The time has finally come to bring Goblin Quest: Escape! to Steam. If you want to see the Greenlight page immediately, you can find it here:

This post is the introduction to a series of upcoming blog posts about the background and technology of the game and generally interesting stuff we’ve been doing.

So let’s take a look at what the game has achieved so far.

Where we are

Let’s start with a screenshot of the final product (OUYA version) to see where we arrived.

mook 2014-06-10 15-11-54-729

First release screenshot

Here are some raw statistics:

  • the core team of the game consists of two members
  • the game includes the work of 6-10 people (depending on how you look at purchased assets, etc.)
  • the game was released/ported on 6 platforms so far, excluding the upcoming Steam version
  • the game uses the Unity3D engine and consists of ~176k lines of source code, mostly coming from external libraries. Our own code consists of:
    • 9394 lines for utilities
    • 4350 lines of gameplay code
    • 6515 lines of GUI code
    • 12811 lines of engine code
    • 1880 lines for online systems
  • the current svn revision is 2917
  • the first svn revision to the current repo was commited on Nov 25, 2012, coming from a different repo after about a month of prototyping work
  • the total size of uncompressed assets is 1.5 GB
  • there are 614 localized strings in the entire game

Long story short

We started work on the game in late 2012. After working on and off, on schooldays and workdays, on holidays and weekends for a long time, the game was finished in mid-2014.


Original game concept

Our first release was OUYA, a microconsole that showed great promise. The game looked great on the large screen (even with the limitations of the free version of Unity and the modest power of the OUYA) and played great with a gamepad in hand.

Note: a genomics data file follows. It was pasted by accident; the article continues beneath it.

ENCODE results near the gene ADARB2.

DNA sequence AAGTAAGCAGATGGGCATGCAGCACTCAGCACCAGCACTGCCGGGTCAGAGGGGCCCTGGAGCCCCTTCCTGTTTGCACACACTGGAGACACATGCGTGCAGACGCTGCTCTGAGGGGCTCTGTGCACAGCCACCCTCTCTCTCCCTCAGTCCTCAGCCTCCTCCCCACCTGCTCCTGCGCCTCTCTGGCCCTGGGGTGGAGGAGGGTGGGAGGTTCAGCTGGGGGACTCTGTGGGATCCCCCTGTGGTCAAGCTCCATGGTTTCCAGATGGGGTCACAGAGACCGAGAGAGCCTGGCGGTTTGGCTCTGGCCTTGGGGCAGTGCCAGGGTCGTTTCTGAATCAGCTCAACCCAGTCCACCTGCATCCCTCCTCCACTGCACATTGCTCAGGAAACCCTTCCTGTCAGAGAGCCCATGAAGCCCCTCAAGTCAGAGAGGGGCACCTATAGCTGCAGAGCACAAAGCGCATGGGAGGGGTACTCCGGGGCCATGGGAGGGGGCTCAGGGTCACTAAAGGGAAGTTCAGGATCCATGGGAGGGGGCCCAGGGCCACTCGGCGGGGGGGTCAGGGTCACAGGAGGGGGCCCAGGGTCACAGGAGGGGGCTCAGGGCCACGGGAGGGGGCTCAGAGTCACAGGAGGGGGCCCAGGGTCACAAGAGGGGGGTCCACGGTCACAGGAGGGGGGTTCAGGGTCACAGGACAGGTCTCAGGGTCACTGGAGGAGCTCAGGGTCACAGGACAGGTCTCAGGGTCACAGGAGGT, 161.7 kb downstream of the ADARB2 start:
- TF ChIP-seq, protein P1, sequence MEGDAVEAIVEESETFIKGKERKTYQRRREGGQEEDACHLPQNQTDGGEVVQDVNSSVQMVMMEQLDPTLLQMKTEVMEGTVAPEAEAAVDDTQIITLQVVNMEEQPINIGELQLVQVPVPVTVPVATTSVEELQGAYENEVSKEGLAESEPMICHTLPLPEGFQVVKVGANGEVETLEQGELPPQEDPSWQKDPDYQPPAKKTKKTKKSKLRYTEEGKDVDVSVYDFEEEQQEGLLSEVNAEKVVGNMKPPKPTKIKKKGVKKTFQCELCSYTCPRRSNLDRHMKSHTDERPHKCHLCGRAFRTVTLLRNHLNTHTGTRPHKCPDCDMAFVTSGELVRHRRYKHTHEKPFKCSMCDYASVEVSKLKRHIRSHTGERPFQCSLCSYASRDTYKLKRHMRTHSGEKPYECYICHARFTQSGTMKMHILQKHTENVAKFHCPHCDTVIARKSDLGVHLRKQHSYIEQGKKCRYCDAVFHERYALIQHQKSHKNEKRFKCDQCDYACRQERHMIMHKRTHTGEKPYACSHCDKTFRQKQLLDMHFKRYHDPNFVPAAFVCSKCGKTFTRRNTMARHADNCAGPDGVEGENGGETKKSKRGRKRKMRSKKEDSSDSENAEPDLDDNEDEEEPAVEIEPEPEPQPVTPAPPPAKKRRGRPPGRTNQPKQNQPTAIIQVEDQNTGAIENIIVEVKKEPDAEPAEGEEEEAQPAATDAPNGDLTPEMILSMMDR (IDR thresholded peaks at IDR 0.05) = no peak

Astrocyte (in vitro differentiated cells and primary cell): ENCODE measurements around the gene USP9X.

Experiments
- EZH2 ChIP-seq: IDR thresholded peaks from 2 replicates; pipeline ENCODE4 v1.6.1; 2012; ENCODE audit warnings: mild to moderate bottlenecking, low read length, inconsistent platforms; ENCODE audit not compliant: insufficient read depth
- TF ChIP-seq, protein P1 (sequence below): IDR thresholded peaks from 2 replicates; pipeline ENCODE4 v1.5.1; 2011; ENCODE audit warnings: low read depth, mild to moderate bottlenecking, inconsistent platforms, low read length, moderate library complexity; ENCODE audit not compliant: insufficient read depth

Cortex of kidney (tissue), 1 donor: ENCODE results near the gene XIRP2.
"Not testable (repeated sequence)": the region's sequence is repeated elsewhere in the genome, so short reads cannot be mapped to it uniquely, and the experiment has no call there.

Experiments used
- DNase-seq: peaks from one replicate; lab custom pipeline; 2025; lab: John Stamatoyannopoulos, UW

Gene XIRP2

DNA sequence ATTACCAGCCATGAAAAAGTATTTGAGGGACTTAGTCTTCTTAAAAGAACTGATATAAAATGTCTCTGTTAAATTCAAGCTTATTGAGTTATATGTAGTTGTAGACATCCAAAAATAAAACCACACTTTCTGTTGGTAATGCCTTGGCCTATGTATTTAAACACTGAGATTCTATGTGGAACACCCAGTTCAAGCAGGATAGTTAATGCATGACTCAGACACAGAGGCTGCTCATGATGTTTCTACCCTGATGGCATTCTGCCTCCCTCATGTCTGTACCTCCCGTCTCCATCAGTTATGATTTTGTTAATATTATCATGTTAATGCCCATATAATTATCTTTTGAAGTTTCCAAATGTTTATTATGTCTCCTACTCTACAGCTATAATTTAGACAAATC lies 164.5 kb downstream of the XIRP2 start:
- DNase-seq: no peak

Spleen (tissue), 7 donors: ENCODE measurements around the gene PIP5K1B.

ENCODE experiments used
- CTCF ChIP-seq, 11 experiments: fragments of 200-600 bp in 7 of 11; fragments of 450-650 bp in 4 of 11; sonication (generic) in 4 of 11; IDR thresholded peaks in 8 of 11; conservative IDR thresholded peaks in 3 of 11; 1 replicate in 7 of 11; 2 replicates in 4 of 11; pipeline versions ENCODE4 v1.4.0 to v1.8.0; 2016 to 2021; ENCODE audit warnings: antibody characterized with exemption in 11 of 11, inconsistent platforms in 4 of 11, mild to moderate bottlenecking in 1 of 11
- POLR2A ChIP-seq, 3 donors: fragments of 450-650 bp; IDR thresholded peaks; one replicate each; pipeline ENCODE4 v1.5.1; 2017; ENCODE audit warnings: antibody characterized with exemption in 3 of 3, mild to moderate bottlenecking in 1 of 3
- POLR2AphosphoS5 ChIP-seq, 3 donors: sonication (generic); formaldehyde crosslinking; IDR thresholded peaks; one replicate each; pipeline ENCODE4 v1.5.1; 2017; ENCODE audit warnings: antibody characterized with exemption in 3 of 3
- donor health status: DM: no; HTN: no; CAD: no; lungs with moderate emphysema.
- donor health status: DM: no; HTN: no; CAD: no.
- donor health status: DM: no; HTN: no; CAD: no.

Original game concept for mobile controls

After the OUYA release we were hoping we could make a success on the mobile market – afterall, Unity is cross-platform and can easily build for Android and iOS. We released the Google Play (and Amazon) versions in 2014 and the iOS version in 2015. While these releases were not tremendously successful, we got a lot of useful player feedback and information on gameplay.


We revised our game multiple times to have better art and fit technical requirements.

And now we’re at the final push – getting our game on Steam and putting it in front of the best kind of audience, with all the graphical and gameplay features that were originally intended and that are now enabled by running on computers and the awesome features of Unity 5.


Revised game concept – tiles

What’s next

Thanks for reading the article, hope you enjoyed it!

In the next post we will take a look at the game at different stages of development.

And again, if you wish to support us on Greenlight, the link is: